Ganache Sigh...

Decorating By Chloezee Updated 3 Jun 2016 , 6:24pm by gfbaby

Chloezee Posted 19 May 2016 , 11:24am
post #1 of 13

Okay, so everyone's doing the hard ganache inside and on ouside of cake. We find it unpleasant. Especially on a delicious cake and you have to bite into that thick ganache, no matter how high quality the chocolate is. Now I always use butter ganache for inside. 

But I feel there MUST be easier ways to ganache a cake on outside for sharp edges. WHY cant one use a runny ganache and just wait for it to set? Then no scraping for hours?  I'm not giving up on this. I hate that thick ganache and something better can surely be done. I thought of having stainless rings made and just pouring in the cream/chocolate ganache (THIN) - leave in fridge, blow torch a tiny bit or use hot dish cloths to wipe around and surely it will come out exactly right? Especially if it's been poured in. Surely there wont be holes and what do they call it - tiny air bumps? 

But as for my lot, no more rock hard, flintstonian ganache inside and out. So what say ye all?

12 replies
amyoungbl00d5 Posted 19 May 2016 , 12:06pm
post #2 of 13

I am not sure why your ganache is thick? Mine isn't any thicker on my cake than my buttercream.

Or are you referring to consisentcy?

when I ganache a cake I was finding it difficult too then a friend suggested I warm it just a bit in the microwave on the defrost setting. Then put it in my food processor. When I did this it did 3 things. It made it silky smooth! It added air so it was lighter tasting (like whipping it). The best part the consistency was easier to work with. It was softer. It takes me less time to ganache a cake now. No longer than buttercream cakes. Oh and I never use ganache as frosting and filling. I usually use it for one or the other. You can also add flavorings and extracts to your ganache. Typically if I use ganache for frosting I add buttercream for filling. I hope that helps! Good luck

Nancylou Posted 19 May 2016 , 8:20pm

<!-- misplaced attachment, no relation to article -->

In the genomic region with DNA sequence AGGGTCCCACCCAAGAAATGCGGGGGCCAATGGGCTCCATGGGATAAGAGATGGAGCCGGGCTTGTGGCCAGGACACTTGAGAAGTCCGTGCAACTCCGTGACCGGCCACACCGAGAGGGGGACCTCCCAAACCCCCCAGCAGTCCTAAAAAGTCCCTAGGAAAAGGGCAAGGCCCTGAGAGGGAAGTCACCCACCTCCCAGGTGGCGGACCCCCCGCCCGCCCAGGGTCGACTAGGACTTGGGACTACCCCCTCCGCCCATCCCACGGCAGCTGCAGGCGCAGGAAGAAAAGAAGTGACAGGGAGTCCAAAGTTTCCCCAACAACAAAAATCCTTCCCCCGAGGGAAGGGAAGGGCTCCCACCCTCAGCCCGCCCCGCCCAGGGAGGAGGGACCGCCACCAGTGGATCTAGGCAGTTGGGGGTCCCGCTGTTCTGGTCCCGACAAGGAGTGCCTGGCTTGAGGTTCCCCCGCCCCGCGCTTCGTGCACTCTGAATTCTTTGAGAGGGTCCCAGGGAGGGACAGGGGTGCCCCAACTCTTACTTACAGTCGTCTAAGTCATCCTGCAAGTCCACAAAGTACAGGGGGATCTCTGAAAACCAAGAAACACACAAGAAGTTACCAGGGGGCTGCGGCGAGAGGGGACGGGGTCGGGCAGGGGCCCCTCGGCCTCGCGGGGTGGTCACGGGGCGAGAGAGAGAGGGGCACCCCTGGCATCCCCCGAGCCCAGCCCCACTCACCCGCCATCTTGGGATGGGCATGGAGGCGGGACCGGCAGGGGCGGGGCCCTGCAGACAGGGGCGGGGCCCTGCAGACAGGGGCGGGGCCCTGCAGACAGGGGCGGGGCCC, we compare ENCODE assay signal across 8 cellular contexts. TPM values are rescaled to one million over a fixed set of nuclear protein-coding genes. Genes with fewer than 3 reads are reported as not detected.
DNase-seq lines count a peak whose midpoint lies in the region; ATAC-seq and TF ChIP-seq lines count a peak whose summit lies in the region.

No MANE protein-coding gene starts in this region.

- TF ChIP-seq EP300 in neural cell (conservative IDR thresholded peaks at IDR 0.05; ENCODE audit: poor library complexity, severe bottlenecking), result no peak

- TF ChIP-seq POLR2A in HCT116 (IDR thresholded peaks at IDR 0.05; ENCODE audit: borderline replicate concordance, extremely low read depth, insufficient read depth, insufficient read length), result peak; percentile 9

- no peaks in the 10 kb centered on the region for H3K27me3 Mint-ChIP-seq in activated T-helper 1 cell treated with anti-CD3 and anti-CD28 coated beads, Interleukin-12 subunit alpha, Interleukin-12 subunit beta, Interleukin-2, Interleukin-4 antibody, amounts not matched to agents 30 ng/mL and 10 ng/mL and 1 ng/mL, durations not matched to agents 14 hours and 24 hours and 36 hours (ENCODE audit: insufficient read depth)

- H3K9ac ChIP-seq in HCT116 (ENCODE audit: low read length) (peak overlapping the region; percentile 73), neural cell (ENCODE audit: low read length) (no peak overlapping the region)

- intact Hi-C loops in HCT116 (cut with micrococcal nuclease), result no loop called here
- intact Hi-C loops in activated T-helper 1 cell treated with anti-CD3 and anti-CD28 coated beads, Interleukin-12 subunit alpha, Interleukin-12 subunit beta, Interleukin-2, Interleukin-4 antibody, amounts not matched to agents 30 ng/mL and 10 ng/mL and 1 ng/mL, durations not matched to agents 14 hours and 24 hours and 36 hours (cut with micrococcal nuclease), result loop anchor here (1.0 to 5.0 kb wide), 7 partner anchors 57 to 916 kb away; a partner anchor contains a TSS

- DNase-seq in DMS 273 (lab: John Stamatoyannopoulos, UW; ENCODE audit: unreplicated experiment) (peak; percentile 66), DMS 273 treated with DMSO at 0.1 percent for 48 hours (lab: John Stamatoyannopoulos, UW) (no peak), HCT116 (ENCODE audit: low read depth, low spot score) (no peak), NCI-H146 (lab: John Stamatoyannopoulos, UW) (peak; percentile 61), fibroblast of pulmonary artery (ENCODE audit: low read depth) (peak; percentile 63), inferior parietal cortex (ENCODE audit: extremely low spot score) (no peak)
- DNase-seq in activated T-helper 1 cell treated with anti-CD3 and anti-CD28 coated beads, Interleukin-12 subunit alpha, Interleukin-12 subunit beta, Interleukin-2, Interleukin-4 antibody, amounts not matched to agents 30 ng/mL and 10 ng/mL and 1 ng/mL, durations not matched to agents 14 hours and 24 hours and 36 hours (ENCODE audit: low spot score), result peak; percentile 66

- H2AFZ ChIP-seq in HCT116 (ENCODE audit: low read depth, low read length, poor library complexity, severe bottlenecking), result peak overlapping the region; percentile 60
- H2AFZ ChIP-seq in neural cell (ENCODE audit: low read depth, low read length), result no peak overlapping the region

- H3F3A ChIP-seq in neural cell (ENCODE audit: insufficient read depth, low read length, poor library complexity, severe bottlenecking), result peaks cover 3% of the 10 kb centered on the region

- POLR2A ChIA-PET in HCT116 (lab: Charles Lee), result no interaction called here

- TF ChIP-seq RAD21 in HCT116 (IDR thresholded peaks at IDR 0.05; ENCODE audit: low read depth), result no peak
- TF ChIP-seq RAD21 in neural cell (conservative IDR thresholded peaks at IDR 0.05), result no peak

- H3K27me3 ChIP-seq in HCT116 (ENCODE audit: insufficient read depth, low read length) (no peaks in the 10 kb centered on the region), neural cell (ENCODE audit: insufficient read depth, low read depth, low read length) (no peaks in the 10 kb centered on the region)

post #3 of 13

I agree with Amyyoungblood, it shouldn't be any thicker than your buttercream would be.  I also warm it in the microwave - I use full power in 20 -30 second bursts depending on how much ganache I have ... and yes, runny ganache goes on much faster. 

As far as the hardness, it shouldn't be hard and snappy like a chocolate bar.  True, once it sets, it does feel pretty firm ... but it should still melt in your mouth like the inside of a truffle when you bite into it. 

Is the cake at room temperature when you serve it, or still chilled from the fridge?  Ganache should definitely be served at room temp.  

Brilliant idea about the stainless steal ring - let us know if it works.

bubs1stbirthday Posted 20 May 2016 , 2:49am
post #4 of 13

I too would never want to fill AND ice a cake with Ganache. I love Ganache but it is far too heavy for my liking to do both with.

The trick for me to really quick sharp edges is acrylic circles/squares. If you look up how to do that method and you like it then you can either buy yourself a set or have a set made up for you. Simple, quick and easy. Just make sure to line the acrylic that will be on the top of the cake with baking paper (attach it to your board with a little ganache around the edge so that it doesn't move but you can use something thin to break the seal as needed.

In answer to your first question, I imagine that you could use a poured ganache or mirror glaze while it was runny and get sharp edges BUT (and it's a big one) whatever you pour the ganache over MUST already have sharp edges, the sharp edges will not simply make themselves unfortunately :-)